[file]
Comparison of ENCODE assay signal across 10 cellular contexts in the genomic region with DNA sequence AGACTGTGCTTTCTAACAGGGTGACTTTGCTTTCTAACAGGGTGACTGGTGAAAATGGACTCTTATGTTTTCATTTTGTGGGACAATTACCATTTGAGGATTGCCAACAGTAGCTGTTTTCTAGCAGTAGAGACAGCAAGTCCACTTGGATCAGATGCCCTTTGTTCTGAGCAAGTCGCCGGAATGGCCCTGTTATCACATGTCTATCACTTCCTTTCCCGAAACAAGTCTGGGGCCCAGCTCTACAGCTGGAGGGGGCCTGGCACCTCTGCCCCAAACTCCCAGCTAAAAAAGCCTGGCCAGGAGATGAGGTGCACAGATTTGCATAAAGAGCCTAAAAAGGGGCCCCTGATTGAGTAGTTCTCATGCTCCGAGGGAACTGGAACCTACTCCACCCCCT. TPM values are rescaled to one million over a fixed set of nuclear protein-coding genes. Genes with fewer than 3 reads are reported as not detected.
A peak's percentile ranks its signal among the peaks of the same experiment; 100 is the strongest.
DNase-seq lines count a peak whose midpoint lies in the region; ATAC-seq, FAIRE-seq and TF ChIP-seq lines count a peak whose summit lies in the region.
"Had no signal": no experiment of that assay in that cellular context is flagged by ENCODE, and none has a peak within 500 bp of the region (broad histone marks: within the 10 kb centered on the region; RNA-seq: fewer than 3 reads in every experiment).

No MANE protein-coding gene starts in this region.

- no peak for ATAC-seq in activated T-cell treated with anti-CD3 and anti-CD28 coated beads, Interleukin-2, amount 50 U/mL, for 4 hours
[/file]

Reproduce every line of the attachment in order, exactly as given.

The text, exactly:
Comparison of ENCODE assay signal across 10 cellular contexts in the genomic region with DNA sequence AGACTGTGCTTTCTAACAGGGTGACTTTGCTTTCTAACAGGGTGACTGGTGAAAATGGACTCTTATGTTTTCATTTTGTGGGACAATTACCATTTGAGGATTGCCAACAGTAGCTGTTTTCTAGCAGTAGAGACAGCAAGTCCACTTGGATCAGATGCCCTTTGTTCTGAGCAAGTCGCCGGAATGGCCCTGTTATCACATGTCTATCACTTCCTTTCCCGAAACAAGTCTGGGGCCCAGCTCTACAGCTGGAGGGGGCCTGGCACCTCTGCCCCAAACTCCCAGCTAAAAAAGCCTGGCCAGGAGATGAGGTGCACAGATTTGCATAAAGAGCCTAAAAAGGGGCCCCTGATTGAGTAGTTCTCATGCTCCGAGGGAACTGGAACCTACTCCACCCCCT. TPM values are rescaled to one million over a fixed set of nuclear protein-coding genes. Genes with fewer than 3 reads are reported as not detected.
A peak's percentile ranks its signal among the peaks of the same experiment; 100 is the strongest.
DNase-seq lines count a peak whose midpoint lies in the region; ATAC-seq, FAIRE-seq and TF ChIP-seq lines count a peak whose summit lies in the region.
"Had no signal": no experiment of that assay in that cellular context is flagged by ENCODE, and none has a peak within 500 bp of the region (broad histone marks: within the 10 kb centered on the region; RNA-seq: fewer than 3 reads in every experiment).

No MANE protein-coding gene starts in this region.

- no peak for ATAC-seq in activated T-cell treated with anti-CD3 and anti-CD28 coated beads, Interleukin-2, amount 50 U/mL, for 4 hours